Daily GPI / Markets / NGI All News Access / NGI Data

Eastern NatGas Demand Seen Jumping 22% Tuesday on Colder Weather; Futures Struggle Higher

Physical natural gas prices for Tuesday delivery bounded higher Monday as traders dealt with weather patterns more reminiscent of January than April. Outside the Northeast, most points tallied gains of a nickel to a dime, but eastern locations and New England in particular lifted the National Avg. by more than 20 cents.

The NGI National Spot Gas Average rose 21 cents to $1.95, and moves in the Northeast averaged over 75 cents higher. The strength in the cash market was able to resonate to a degree with the futures, and May gained 4.2 cents to $1.998 while June added 3.8 cents to $2.090. May crude oil retreated $1.09 to $35.70/bbl.

Demand in the Northeast was forecast to jump 22% Tuesday. According to industry consultant Genscape Inc., demand in the Northeast from Ohio and West Virginia to Maine was seen rising from 16.24 Bcf/d to 19.86 Bcf/d.

Prices in the Northeast responded accordingly. Gas at the Algonquin Citygate surged $2.98 to $5.72, and deliveries to Iroquois, Waddington jumped 56 cents to $2.67. Deliveries to Tenn Zone 6 200L vaulted $3.45 to $6.39.

Gas bound for New York City on Transco Zone 6 rose 30 cents to $2.01, and packages on Texas Eastern M-3, Delivery gained 30 cents to $1.79.

Surging power prices also added support to the price of gas used for power generation. Intercontinental Exchange reported next-day on-peak power at the Indiana Hub jumped $6.25 to $30.50/MWh, and power delivered Tuesday to the PJM West terminal rose $4.76 to $37.90/MWh. Next-day on-peak power at the ISO New England's Massachusetts Hub soared $12.36 to $49.21/MWh.

Futures traders were circumspect about the day's advance and whether it might have staying power.

"Above $2.01 would have been a better close," a New York floor trader told NGI. "The market struggled to tap into resistance at $2.08 and never really made it there. It also failed to close over $2.01 and the market is in a precarious area."

He said the market had an uncanny tendency that "whenever it’s colder in New York, that will give the natural gas a pop. I don't know if this is a true rally, or just a short-term spec play."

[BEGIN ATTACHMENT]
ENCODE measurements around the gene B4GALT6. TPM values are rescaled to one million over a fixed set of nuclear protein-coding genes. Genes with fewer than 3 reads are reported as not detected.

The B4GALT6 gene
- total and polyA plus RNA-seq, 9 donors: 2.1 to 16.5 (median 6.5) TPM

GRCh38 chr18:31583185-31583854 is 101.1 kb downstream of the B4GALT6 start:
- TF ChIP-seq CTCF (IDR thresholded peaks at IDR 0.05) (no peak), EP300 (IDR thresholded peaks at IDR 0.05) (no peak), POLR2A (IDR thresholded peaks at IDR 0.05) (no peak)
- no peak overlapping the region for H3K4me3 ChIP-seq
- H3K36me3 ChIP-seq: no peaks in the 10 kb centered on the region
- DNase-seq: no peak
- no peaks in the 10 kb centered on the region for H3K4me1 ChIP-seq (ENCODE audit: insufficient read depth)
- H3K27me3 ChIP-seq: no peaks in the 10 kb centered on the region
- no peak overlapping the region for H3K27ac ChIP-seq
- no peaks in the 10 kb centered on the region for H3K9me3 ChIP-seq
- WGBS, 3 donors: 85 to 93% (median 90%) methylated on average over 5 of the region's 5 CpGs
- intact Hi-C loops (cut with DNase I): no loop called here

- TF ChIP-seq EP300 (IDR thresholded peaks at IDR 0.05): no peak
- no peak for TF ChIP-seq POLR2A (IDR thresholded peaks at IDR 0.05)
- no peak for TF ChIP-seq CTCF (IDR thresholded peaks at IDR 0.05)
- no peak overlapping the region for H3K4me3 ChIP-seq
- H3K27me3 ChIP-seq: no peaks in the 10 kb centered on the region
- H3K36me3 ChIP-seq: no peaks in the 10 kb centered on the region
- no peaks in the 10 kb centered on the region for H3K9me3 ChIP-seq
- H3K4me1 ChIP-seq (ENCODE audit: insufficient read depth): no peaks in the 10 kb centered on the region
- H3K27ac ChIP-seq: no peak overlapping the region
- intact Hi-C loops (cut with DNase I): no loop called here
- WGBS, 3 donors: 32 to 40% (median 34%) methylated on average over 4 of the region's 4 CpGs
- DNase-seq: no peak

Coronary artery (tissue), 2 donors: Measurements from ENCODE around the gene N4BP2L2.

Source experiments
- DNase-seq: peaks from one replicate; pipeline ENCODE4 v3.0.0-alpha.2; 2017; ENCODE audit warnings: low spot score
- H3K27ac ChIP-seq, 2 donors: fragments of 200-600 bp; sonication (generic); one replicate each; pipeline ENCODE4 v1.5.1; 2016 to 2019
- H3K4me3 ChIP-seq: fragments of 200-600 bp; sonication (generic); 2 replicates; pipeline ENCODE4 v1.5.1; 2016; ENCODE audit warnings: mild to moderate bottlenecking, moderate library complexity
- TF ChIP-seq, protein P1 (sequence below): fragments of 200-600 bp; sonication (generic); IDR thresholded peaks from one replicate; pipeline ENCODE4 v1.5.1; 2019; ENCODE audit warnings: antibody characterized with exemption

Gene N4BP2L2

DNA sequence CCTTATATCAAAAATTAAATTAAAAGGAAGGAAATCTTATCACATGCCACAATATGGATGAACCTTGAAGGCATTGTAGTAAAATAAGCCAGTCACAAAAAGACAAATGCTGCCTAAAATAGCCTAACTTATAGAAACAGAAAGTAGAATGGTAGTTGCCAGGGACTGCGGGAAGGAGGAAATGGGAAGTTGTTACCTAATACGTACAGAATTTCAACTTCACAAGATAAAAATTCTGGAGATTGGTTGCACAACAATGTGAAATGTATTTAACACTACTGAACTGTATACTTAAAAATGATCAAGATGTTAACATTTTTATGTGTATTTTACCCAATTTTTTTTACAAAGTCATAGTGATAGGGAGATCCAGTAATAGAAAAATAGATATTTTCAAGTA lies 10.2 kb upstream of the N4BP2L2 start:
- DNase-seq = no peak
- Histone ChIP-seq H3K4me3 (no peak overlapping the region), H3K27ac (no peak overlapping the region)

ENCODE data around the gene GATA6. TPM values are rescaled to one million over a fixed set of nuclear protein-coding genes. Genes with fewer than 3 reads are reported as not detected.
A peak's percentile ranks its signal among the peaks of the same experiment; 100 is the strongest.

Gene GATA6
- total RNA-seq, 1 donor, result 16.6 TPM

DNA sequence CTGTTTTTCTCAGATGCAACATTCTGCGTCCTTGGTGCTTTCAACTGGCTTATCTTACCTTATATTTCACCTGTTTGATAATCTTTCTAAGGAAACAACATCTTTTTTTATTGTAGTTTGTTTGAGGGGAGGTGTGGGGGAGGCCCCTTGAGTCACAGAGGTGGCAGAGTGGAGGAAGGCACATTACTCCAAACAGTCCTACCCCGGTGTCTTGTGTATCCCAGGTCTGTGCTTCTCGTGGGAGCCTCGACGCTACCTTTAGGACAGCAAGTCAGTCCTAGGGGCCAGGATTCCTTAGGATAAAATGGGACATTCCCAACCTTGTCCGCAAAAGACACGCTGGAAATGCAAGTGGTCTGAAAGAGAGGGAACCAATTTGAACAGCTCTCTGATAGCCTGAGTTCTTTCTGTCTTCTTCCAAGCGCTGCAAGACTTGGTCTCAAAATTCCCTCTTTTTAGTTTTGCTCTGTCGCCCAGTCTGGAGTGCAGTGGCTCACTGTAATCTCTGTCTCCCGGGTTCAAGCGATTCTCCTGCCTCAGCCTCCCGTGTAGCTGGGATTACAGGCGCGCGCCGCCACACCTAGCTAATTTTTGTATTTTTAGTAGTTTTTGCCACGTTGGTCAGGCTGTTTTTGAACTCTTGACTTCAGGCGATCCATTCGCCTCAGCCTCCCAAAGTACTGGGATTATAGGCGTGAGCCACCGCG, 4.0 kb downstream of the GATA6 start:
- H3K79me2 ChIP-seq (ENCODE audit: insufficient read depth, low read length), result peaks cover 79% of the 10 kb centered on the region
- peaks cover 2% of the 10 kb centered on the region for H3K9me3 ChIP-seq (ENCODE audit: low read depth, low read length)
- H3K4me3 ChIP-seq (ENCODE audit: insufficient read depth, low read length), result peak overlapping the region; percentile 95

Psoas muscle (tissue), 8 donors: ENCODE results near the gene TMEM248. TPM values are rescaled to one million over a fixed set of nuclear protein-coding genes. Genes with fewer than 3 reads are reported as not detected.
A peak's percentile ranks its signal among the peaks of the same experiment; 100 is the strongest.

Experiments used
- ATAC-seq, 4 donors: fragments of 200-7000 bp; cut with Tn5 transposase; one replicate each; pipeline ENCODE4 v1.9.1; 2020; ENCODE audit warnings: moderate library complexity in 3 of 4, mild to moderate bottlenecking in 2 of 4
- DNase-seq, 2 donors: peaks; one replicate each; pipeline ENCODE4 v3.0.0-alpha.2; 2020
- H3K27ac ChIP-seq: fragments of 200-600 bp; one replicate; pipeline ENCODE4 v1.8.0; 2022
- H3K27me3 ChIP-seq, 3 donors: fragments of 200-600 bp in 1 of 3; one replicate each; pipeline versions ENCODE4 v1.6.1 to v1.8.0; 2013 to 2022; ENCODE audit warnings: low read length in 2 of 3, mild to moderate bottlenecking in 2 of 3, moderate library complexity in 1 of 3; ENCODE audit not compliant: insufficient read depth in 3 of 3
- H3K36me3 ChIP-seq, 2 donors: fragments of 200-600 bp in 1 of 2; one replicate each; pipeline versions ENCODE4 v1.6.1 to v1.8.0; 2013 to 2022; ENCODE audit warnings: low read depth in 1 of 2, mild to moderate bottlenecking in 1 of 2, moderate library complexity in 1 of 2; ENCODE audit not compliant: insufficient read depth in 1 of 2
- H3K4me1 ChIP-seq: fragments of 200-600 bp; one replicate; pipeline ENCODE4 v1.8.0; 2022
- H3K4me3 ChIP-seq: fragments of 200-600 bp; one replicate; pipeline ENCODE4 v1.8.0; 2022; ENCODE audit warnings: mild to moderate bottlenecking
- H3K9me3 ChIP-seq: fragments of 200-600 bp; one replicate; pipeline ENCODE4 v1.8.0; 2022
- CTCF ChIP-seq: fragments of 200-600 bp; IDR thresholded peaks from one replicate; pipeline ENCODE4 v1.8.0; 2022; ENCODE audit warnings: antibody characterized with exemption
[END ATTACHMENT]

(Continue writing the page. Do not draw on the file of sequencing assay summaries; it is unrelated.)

The short-term weather picture in major Midwest and eastern markets caught market bulls' attention.

"An area of low pressure will move across the Mid-Atlantic on Monday, while a Pacific system affects the Northwest," said Wunderground.com meteorologist Kari Strenfel. "A low-pressure system will move in an eastward trajectory across the lower Great Lakes, the Mid-Atlantic and the western Atlantic.

“Temperatures will struggle to climb above the freezing mark from the upper Mississippi Valley to the Northeast. Snow showers will develop across portions of the upper Midwest, New York and New England. A mixture of rain and snow will spread across the northern Mid-Atlantic. In addition, light showers will develop over the Ohio Valley, the Tennessee Valley, the eastern Tennessee Valley and the Mid-Atlantic."

Those cooler temperatures are expected to carry over into the longer term as well.

"Cooler trends continue in the 11-15 day period with greater coverage of belows across the Midwest while seasonal temperatures are still expected across the East," said MDA Weather Services in its Monday morning report.

The cooler outlook is “supported by the continued negative phases” of the Arctic Oscillation, North American Oscillation and the Eastern Pacific Oscillation, “but those signals are weaker than in the six-10 day period, limiting confidence in the intensity and duration of belows.”

Also, the Western Pacific Oscillation signal with cool/wet conditions in the Southwest “may be a limiting factor of cold in the Midwest.” The forecast falls between the cooler European model and the less cooler Global Forecast System, “with coolest conditions seen early in the period."

Risk managers, for the moment, are sitting tight.

"We had a small cold front move through this past week across the Midwest that may cause a bump in demand this next week," said DEVO Capital President Mike DeVooght. “Overall, we still feel that El Nino produced a warmer than normal winter, and there is a good chance we could experience above-average temperatures this summer. As for the next couple months, we expect natural gas not to have any significant moves one way or another. On a trading basis we are standing on the sidelines for now."

This might fall into the category of "nice work if you can get it," but DeVooght suggested that producers sell the April-October strip at $2.70 should the opportunity arise. The strip settled Friday at $2.167.

Copyright ©2018 Natural Gas Intelligence - All Rights Reserved.
ISSN © 2577-9877 | ISSN © 1532-1231

Recent Articles by Bill Burson

Comments powered by Disqus